Ultimately, the most important things in life are not determined by systems, legislation or five-year plans. Love, happiness, the gift of children, friendships — all arise in erratic and impromptu ways.
Similarly, entrepreneurship is a vital yet haphazard part of humanity, which can never be replaced by artificial intelligence. No machine will ever replicate the ingenuity and drive of the wealth creators.
You can read the original article here.
Luke Johnson is chairman of Risk Capital Partners and the Institute of Cancer Research.
At Nordens, we're more than just accountants - we're business experts who can help you achieve your biggest goals.
Our specialist strategic division at Nordens boasts some of the leading entrepreneurial business minds in the country. We cater towards delivering consistent success stories, whilst helping businesses achieve above and beyond their initial goals.
Through highly-tailored guidance, coaching and advice, Nordens Strategic are able to define exactly how your business can reach new levels of success.
Regardless of how you define ‘success’ for your business, our strategic service is guaranteed to bring about real and lasting change. By partnering with some of the UK’s top business coaches, we’ll steer you along the path to a greater future.
Every business, no matter how big or small, needs to make the right decisions, and how to best manage your accounts can put huge question marks over your business. Accounting2You is here to take that pressure off and provide you with all the answers you need.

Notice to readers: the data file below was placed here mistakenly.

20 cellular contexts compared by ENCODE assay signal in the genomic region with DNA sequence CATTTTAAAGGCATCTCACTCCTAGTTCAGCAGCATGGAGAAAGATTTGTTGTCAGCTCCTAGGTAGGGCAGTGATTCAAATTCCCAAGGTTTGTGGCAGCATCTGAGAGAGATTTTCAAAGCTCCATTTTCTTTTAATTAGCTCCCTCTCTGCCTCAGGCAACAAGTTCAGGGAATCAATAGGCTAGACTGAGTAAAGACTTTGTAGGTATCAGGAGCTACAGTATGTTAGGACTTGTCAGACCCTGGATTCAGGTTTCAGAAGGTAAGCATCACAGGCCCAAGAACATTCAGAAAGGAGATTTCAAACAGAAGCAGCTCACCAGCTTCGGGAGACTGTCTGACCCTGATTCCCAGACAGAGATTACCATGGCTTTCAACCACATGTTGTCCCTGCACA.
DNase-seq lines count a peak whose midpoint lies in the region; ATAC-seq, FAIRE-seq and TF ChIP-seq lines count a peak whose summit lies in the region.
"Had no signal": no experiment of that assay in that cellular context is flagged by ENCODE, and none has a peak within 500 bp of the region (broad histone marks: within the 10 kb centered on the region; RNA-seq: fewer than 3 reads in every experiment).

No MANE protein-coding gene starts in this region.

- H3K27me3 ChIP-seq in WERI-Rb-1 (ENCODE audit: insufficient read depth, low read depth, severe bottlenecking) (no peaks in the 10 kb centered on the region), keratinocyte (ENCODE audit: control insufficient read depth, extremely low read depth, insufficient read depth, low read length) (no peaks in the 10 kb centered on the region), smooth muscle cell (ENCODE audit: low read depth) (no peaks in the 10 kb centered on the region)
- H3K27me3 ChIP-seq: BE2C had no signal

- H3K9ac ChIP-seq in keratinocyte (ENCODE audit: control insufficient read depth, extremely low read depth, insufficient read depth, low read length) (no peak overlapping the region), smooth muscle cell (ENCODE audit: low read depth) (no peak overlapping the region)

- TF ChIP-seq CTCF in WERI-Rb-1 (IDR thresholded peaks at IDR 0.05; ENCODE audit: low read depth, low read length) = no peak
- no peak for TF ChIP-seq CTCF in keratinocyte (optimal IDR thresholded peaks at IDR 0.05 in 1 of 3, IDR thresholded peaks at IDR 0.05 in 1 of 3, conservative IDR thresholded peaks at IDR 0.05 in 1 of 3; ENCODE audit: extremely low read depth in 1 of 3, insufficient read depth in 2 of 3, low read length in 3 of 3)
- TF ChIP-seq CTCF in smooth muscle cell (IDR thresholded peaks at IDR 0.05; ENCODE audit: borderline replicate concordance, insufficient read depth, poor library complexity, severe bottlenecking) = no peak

Our bookkeeping branch offers a fully inclusive, comprehensive service that you can trust. Since 2005, our specialist bookkeepers have been successfully managing the accounting of both individuals and small businesses.
With experts in payroll analysis, credit control and financial recording, Accounting2You will lead your business efficiently, and with real purpose, towards a prosperous future.
Voted as EXCELLENT - 9.9 out of 10 based on 164 reviews
We've always got our ears to the ground when it comes to interesting, useful and topical information relating to business and accountancy.
We love making videos that break down convoluted accountancy jargon into plain-talking, actionable and accessible facts.
In November 2002, having sold our other business interests off earlier in the year, I decided to set up Nordens Chartered Accountants. The easy part was knowing how to do it, as I had established and built a smaller practice a few years earlier. The difficult part, for me, was not following the traditional accountancy path. Having run businesses, both successfully and unsuccessfully, I wanted to help business owners resolve their short term problems and work with them to achieve their longer term goals. Business has always been my interest and I love that I can help business owners achieve what seems like the impossible every single working day.
Our limited company accountants have a range of qualifications from The Institute Of Chartered Accountants (ICAEW) to the Association of Chartered Certified Accountants (ACCA). We worry about the bye-laws, regulations and ethical guidelines of the ACCA so you don’t have to! That makes us an ACCA-accredited employer as well as a Professional Passport-accredited one!
At Nordens, we're committed to keeping our clients updated on all things business strategy and news. Each week we update our newsletter subscribers on what really matters in the big bad world of business. That way, you can stay one step ahead!
In celebration of our 18th birthday, we’ve launched our Refer-a-Friend scheme, allowing you to receive a thank you gift from us of up to £1,000 for successfully introducing a new client.
Our team of experts will be in touch to find the very best time to hold a free, no strings attached, one-hour consultation.